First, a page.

Although bottles of shampoo, conditioner and body wash aren’t technically single-use items, they’re still unnecessary additions to our beauty routine. These can all be swapped for solid bars of soap or hair product and transported around in tins to keep the inside of your suitcase dry.

I’m slowly transitioning to shampoo and conditioner bars and I absolutely love them; they keep my hair nice and fluffy, and once they’re gone, there’s no waste to dispose of.

Carrying around bars of soap can help you cut your plastic waste significantly

Avoid using hotel toiletries

Raiding a hotel’s bathroom for freebies was once seen as a great way to make some of your money back, especially in fancier establishments. However, now that I think about it, using hotel toiletries is surely a big no if you’re looking to reduce your plastic waste.

Think about it – if hundreds of guests are using those little bottles of body wash and shampoo every day, how many bottles are being disposed of weekly? Hotel toiletries may seem like a nice perk, especially for the budget-conscious traveller, but mother nature will thank you for purchasing your own shampoo and conditioner.

Carry reusable bags everywhere

This is something that many people have gotten used to over the years, especially since the 5p carrier bag tax came into play in England.

However, carrying reusable bags is a habit that often goes out the window when you go on holiday. When we’re abroad, we tend to forget that we’ll likely need to pop to the shop at some point, even if we’re staying in an all-inclusive resort for a week or two.

If you’re anything like me, you’ll also feel too awkward to say no to the bag once your items have been put inside, especially if you can’t speak the country’s language. To avoid this, make sure you take a couple of reusable bags in your suitcase and carry them around with you, just in case.

Say no to seafood

As a vegan, I’m inclined to advise that you say no to all meat and dairy products for both ethical and environmental reasons. However, when it comes to cutting down on plastic, saying no to seafood is a must.

Did you know that, according to The Ocean Cleanup, discarded fishing nets account for approximately 46% of the plastic making up the Great Pacific Garbage Patch?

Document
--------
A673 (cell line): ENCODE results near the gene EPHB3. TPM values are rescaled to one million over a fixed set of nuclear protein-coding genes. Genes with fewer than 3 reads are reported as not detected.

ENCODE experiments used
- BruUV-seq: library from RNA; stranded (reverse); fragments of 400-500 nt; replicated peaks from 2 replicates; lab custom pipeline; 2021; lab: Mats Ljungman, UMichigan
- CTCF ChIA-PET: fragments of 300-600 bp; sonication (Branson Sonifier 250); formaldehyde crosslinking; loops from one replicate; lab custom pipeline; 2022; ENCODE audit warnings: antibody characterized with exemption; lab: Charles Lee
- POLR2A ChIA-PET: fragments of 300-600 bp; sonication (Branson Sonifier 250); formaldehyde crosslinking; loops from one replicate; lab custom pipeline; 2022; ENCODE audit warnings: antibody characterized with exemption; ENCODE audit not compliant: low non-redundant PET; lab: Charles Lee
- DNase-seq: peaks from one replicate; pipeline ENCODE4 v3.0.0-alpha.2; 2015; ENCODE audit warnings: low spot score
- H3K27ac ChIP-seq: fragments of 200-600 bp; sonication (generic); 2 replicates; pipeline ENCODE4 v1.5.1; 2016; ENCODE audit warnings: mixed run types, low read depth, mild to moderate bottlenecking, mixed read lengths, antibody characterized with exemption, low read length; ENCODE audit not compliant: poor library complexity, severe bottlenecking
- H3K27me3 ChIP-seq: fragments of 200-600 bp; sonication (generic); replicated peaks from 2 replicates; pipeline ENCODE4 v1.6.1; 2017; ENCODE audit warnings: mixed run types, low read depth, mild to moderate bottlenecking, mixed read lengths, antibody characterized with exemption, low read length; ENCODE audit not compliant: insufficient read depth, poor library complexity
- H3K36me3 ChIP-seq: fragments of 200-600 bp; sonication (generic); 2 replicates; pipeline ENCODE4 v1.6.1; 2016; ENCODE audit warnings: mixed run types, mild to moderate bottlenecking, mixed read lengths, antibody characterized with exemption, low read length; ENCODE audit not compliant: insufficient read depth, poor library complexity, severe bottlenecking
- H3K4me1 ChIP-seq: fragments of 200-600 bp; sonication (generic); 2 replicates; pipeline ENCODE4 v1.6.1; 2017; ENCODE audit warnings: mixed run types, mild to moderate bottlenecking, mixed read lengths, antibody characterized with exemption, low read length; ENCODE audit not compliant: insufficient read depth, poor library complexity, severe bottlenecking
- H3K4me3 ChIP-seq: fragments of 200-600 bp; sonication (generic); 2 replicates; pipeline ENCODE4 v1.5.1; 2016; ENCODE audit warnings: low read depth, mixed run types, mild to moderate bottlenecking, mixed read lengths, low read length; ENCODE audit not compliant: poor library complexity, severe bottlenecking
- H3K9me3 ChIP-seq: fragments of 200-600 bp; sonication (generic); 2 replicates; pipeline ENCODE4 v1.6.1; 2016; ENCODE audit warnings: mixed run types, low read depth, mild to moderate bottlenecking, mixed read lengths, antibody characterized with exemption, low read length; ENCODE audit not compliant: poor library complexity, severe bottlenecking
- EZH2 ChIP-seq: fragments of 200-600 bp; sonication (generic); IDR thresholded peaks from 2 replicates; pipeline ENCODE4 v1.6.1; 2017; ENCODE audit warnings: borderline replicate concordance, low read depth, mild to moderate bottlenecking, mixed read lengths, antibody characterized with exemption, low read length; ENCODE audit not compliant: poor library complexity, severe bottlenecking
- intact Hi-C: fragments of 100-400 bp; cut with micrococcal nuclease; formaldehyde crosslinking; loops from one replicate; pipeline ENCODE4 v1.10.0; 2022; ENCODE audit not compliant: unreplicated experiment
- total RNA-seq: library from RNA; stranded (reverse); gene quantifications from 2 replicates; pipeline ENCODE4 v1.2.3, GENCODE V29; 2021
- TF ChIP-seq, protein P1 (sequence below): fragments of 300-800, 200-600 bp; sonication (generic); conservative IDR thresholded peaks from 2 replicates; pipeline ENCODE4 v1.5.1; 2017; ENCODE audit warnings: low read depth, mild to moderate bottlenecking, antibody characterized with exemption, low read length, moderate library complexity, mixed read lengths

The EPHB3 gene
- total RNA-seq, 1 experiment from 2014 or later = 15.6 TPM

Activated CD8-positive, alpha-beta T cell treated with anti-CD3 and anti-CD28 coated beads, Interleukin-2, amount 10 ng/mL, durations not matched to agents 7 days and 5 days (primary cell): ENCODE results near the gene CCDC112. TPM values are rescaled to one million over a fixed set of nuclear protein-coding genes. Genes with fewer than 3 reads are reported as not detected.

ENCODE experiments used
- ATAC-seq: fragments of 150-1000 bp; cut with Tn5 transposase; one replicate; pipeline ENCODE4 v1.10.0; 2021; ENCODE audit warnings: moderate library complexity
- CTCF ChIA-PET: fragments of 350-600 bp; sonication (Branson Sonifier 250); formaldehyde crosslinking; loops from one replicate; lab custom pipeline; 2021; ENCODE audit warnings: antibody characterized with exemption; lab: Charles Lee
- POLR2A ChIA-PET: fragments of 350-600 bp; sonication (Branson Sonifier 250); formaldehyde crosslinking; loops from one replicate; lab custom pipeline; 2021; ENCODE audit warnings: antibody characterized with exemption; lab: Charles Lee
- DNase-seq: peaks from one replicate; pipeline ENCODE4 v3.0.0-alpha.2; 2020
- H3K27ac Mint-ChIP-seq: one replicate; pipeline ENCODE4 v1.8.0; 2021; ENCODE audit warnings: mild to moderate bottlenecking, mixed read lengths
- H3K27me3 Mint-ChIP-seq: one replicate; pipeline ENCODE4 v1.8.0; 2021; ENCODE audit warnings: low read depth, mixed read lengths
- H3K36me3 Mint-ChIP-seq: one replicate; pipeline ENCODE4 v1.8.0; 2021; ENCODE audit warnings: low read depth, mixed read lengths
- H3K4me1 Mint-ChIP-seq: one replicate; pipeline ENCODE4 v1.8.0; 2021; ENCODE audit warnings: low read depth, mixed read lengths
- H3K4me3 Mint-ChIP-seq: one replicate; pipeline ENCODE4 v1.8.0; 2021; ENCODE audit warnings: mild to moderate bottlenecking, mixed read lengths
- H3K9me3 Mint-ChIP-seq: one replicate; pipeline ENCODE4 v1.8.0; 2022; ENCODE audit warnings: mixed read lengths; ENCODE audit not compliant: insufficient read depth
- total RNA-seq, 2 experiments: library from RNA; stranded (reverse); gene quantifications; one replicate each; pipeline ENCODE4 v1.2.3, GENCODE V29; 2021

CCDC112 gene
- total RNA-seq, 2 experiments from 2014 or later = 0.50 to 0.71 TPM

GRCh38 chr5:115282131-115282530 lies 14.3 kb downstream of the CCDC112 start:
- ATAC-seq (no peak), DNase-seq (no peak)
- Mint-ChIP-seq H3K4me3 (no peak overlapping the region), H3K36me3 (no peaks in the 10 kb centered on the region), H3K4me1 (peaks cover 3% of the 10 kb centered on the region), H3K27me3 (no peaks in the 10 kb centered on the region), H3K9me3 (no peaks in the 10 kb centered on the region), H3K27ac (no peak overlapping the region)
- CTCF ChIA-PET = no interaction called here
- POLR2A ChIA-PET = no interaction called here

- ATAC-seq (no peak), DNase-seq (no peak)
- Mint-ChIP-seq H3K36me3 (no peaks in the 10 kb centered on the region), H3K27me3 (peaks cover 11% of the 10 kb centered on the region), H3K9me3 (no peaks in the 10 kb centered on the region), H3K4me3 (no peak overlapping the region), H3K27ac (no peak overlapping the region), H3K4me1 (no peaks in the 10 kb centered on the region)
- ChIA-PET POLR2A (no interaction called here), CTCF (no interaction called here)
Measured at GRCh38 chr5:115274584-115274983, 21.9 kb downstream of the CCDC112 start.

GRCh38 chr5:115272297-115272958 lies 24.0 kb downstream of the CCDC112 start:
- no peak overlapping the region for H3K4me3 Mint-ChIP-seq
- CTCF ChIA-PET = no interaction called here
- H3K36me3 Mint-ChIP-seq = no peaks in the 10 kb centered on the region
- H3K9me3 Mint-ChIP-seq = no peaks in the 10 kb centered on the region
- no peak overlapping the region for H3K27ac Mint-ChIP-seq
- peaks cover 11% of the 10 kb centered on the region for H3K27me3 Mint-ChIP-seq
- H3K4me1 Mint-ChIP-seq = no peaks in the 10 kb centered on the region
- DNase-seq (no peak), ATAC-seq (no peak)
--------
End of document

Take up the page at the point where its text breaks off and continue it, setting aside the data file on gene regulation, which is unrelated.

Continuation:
Discarded fishing nets make up a huge percentage of the ocean’s plastic pollution and are often the reason for the unnecessary deaths of seals, whales and dolphins

That’s a huge statistic, and one that leaves no doubt that the world’s demand for fish is a massive contributor to the pollution of our oceans. If you really want to reduce your plastic footprint, saying no to fish is a good place to start.

Reduce packaging by buying all travel equipment in local shops

If this is your first big trip away, it’s likely you’ll have a long list of items you need to buy. From a good rucksack to a sturdy pair of sandals, there’s no denying that there’s lot to prepare – and purchase – before any trip.

Unfortunately, very few items come without packaging – especially plastic packaging. While this can be a significant problem in brick and mortar shops, it’s an issue that’s even more pressing when you buy from online retailers.

Yes, adding items to your online basket and waiting for them to show up your door is quick, easy and convenient. However, in addition to the air miles you’re racking up, each of these items is sure to come wrapped in a non-recyclable film of plastic.

Avoid this and cut down on your plastic waste by saying no to online retailers. It’s much more fun to go out and have a browse anyway, so this is a great way to get excited for your upcoming holiday.

For further tips on how to become a more sustainable traveller, check out my blog ‘How to be a more eco-friendly traveller‘.